By Sarah Curry, DBA
The COVID-19 pandemic began in March 2020, yet the federal government took over a year to direct financial relief to municipalities across the country through the American Rescue Plan Act (ARPA). The pandemic hit local communities across Iowa hard, but our governments survived the pandemic with little lasting fiscal damage. Now Iowa’s cities and counties face the task of spending ARPA funds while also complying with the U.S. Treasury’s complicated guidelines.
To discover how local governments were using these funds, Iowans for Tax Relief Foundation (ITRF) conducted a survey of select communities. Our intent was not only to report on what government officials have done, but also to discern the long-term effects for taxpayers.
While elected officials have been presented with countless ideas about how to spend ARPA funds, prioritizing the interests of the taxpayer should have been at the top of their minds. In addition to direct property tax relief, investments in permanent infrastructure projects and fulfillment of deferred maintenance obligations would be prudent uses of these funds. Putting taxpayers on the hook for future spending by hiring new employees, in contrast, is an example of windfall spending that should be avoided.
The cities of Davenport and Bettendorf, along with Scott County, received nearly $80 million, with $40.8 million going to Davenport. All three have obligated nearly all their ARPA funds to date; however, none of them have spent much, if any, of the money.
Scott County used its ARPA funds to support the Salvation Army for the homeless and to invest in affordable housing projects, jail modifications, and HVAC improvements in the administration building, while obligating most of the funds to infrastructure projects, including sewer connectivity, stormwater, and conservation trails. Bettendorf opted to classify all its ARPA funds in the revenue replacement category, allowing officials more flexibility to use the funds as they see fit. Meanwhile Davenport focused the majority of its funding toward sewer connectivity, flood mitigation, library enhancements, revitalization of multiple neighborhood parks, and design and construct of part of the Main Street Landing project.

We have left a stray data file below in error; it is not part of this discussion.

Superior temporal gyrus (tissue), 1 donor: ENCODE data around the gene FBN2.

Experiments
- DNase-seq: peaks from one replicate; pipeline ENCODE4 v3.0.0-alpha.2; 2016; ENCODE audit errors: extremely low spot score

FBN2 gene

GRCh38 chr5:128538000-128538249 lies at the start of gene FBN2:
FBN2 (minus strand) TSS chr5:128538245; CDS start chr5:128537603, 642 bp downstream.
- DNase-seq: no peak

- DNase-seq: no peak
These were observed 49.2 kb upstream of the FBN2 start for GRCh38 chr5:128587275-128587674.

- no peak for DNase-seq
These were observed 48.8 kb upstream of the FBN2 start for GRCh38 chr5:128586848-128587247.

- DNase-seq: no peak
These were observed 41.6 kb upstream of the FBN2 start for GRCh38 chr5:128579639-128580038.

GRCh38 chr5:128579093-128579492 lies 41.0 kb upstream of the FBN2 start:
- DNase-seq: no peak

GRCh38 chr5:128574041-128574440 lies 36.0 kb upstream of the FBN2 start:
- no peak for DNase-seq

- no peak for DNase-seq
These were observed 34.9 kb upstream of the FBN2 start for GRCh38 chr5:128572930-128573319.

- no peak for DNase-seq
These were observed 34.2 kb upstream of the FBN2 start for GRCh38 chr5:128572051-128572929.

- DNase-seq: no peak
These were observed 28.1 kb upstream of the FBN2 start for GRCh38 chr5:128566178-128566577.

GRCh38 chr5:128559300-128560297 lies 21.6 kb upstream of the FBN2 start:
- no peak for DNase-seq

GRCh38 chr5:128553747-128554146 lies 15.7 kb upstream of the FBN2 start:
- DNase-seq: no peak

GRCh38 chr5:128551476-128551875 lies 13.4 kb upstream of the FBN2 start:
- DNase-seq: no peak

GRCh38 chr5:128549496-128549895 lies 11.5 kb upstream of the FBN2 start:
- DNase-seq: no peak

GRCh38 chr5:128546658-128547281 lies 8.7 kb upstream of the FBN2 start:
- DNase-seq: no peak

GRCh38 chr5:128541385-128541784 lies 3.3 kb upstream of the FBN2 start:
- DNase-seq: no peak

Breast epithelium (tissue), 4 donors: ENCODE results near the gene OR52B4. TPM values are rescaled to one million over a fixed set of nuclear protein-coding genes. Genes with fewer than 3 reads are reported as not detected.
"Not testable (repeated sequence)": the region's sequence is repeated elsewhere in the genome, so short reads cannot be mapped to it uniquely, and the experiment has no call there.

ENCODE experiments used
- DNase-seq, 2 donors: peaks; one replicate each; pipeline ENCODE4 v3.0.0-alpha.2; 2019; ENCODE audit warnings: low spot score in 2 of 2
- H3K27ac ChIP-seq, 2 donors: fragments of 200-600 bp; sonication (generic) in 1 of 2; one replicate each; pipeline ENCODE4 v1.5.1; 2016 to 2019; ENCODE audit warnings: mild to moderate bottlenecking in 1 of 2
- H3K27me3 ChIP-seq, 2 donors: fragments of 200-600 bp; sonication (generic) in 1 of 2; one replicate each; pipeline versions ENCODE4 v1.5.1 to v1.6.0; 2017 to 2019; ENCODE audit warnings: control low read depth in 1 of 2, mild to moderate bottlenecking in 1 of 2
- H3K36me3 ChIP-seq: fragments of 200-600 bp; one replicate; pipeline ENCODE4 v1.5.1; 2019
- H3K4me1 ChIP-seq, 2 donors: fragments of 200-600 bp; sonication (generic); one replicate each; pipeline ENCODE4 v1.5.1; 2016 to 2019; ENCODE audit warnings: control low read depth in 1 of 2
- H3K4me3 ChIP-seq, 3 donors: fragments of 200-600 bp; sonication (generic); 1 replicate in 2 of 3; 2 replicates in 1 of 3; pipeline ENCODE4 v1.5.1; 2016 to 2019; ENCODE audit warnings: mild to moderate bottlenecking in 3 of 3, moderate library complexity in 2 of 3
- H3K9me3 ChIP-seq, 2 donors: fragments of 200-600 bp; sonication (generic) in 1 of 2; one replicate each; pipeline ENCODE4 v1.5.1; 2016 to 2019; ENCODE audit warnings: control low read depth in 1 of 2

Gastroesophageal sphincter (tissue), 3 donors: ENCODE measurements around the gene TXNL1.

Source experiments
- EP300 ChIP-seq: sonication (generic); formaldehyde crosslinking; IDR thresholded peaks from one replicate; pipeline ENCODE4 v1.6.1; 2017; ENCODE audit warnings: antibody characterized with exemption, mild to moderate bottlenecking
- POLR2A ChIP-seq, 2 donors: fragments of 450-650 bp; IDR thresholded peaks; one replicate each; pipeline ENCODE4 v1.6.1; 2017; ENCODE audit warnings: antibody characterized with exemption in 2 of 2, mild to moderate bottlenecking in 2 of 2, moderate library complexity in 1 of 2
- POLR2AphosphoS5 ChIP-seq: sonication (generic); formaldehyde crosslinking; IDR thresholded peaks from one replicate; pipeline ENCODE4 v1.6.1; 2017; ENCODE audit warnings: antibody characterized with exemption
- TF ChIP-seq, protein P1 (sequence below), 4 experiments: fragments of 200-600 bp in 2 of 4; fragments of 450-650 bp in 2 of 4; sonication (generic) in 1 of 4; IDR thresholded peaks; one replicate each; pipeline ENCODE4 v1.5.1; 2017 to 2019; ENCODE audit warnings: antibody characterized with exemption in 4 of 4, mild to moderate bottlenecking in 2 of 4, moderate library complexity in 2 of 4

Taxpayers across the state have questioned why ARPA funds were not used to reduce property taxes. While no local government in our survey chose to directly reduce its property taxes with ARPA funds, Scott County and Bettendorf cut their property tax rates in this year’s budgets by 9 cents and 15 cents, respectively. While Davenport’s city council chose not to reduce the property tax rate, it did choose to leave it alone, so there was no increase.
No doubt, many local governments experienced negative financial effects from the pandemic; however, assistance given nearly 18 months after the onset was arguably too late to do much good. In fact, more than 85% of the rescue funds allocated to local governments we surveyed remains unspent. Even now, when our lives are practically back to normal, the federal government is scheduled to send more money, which will only further contribute to the country’s rising inflation.
To read more details about this survey, visit itrfoundation.org/where-did-iowas-local-covid-relief-funds-go/.